Lightning-fast internet connections will be coming to Adelaide in the form of a so-called Gig City rollout through a $4.65 million plan announced this past Wednesday by South Australian Premier Jay Weatherill.
The funding for the new network will be included in the state budget, with the aim of boosting economic growth through innovation.
When completed, the network will offer users internet connections of one gigabit per second, with the possibility of ten gigabit speeds available for businesses prepared to upgrade their own technology.
This will make the Adelaide network at least ten times faster than the National Broadband Network (NBN), which tops out at 100 megabits per second.
“Having access to ultra-fast internet will drive significant economic development and job creation opportunities and will embed South Australia as a leading centre for innovation and entrepreneurship,” Weatherill said in a media release.
“By building the infrastructure of the future, innovative and high-tech businesses will want to establish and relocate to Adelaide from around the world to take advantage of the ultra-fast internet speeds.”
The network, which will begin implementation by the end of the year, is to make Adelaide Australia’s first “Gig City” — a term used to describe localities with internet speeds of more than one gigabit.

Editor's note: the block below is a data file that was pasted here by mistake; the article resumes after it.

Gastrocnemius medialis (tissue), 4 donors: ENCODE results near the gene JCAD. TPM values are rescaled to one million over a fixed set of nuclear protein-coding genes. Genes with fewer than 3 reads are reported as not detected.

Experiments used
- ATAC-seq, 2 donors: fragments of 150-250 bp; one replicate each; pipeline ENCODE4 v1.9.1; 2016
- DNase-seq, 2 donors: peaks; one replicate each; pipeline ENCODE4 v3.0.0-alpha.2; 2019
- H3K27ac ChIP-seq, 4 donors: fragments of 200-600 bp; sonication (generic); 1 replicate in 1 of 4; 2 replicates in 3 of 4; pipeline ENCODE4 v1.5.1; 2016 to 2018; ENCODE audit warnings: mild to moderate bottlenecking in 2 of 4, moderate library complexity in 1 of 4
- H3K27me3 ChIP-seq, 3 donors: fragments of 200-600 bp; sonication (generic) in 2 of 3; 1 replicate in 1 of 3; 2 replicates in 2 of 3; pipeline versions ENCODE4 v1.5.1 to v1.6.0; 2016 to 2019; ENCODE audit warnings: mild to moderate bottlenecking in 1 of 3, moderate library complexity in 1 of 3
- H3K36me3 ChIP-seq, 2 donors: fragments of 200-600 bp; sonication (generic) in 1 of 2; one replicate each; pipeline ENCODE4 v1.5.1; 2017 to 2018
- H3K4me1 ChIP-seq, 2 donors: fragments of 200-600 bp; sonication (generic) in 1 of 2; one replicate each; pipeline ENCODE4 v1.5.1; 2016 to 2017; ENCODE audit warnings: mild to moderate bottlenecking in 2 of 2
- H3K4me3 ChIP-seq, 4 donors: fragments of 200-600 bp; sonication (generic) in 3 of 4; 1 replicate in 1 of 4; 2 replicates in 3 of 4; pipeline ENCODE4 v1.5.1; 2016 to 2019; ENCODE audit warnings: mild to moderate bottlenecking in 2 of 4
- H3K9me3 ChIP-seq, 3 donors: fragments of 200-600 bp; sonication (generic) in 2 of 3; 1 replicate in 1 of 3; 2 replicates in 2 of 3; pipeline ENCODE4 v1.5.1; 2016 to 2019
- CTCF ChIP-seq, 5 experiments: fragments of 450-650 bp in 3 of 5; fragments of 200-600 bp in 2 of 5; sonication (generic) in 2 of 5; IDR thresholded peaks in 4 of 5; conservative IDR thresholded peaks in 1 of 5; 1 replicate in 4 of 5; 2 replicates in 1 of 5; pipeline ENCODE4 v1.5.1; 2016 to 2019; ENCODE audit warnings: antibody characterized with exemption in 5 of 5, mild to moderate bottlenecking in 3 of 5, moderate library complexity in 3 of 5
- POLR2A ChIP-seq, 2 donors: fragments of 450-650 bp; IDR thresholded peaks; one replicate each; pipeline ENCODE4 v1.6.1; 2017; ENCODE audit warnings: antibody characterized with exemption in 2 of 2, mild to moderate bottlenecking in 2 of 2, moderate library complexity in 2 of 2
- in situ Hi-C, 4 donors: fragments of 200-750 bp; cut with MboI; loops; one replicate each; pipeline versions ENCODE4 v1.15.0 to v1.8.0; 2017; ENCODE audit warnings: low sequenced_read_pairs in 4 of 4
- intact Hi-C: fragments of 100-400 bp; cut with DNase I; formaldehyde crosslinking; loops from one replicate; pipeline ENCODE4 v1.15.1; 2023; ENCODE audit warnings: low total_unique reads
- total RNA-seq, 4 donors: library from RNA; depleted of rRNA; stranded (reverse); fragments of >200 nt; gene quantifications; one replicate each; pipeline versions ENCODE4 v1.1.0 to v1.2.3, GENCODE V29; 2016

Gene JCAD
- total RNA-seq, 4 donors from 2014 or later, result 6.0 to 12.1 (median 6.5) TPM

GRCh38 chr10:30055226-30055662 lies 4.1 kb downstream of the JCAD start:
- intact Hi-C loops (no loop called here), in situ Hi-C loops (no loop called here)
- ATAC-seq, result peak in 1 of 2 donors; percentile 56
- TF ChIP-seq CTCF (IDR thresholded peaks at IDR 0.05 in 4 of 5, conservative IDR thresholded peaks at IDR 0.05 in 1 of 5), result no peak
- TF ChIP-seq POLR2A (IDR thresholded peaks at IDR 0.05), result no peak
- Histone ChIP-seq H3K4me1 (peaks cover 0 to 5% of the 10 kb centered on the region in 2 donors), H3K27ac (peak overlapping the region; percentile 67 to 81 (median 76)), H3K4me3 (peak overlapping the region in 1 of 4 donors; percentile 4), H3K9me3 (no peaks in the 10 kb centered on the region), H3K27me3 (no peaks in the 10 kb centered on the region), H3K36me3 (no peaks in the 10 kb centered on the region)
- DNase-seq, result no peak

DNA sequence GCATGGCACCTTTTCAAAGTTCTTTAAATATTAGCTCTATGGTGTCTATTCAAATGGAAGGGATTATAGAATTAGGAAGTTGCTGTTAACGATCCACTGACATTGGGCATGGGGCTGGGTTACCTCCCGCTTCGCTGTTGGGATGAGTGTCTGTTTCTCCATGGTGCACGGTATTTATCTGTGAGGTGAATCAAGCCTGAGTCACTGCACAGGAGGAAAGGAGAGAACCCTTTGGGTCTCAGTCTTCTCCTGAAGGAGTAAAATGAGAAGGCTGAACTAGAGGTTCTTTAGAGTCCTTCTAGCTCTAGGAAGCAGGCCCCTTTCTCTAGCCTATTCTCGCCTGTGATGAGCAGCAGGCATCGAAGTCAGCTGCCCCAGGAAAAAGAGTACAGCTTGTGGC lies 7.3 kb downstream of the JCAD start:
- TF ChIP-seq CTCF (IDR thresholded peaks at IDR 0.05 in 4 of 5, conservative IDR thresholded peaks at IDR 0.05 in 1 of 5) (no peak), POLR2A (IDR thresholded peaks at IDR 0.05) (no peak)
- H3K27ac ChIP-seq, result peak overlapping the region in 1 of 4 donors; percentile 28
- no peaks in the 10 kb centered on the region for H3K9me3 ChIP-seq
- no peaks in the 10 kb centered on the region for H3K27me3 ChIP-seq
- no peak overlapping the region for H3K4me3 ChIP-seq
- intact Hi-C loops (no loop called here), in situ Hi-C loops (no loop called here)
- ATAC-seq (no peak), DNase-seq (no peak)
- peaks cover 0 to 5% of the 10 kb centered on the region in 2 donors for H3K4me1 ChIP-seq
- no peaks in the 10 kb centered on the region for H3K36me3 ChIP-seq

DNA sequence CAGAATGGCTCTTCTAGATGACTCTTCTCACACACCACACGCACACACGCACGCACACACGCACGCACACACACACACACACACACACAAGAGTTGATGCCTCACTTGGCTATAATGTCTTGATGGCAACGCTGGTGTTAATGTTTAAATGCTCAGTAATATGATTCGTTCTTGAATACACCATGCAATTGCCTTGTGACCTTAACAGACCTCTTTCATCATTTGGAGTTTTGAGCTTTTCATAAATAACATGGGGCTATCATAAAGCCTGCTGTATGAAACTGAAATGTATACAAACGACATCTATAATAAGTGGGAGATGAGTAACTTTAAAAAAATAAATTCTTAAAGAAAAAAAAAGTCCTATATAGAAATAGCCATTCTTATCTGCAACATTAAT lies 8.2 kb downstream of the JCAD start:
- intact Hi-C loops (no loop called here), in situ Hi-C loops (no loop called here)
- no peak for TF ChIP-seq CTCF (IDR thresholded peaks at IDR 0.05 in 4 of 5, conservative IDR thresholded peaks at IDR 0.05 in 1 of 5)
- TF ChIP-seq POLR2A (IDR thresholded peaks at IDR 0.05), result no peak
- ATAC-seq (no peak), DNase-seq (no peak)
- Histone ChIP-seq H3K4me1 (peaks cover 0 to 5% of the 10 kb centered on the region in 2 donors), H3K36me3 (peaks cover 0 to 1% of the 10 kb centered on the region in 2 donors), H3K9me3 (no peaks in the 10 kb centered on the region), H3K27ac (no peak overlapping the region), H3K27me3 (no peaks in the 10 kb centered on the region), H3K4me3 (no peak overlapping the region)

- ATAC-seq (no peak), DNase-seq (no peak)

The super-quick connections were first rolled out in Chattanooga, a mid-sized city in the American state of Tennessee. The investment attracted tech businesses to a city that had seen its economic fortunes wane.
“You don’t see many mid-sized cities that have the kind of activity that we have right now in Chattanooga,” the city’s mayor, Andy Berke, told The Guardian in 2014. “What the Gig did was change the idea of what our city could be.”
The South Australian government hopes Adelaide’s induction into the Gig City club will make it the capital of ultra-fast internet for business.
“By giving tech start-ups and other businesses access to ultra-fast internet through the Gig City program, we can help those new businesses grow faster and attract entrepreneurs to South Australia,” Treasurer Tom Koutsantonis said in a release.
The Adelaide network will use SABRENet, an optical fibre telecommunications network owned by the South Australian government and the state’s universities.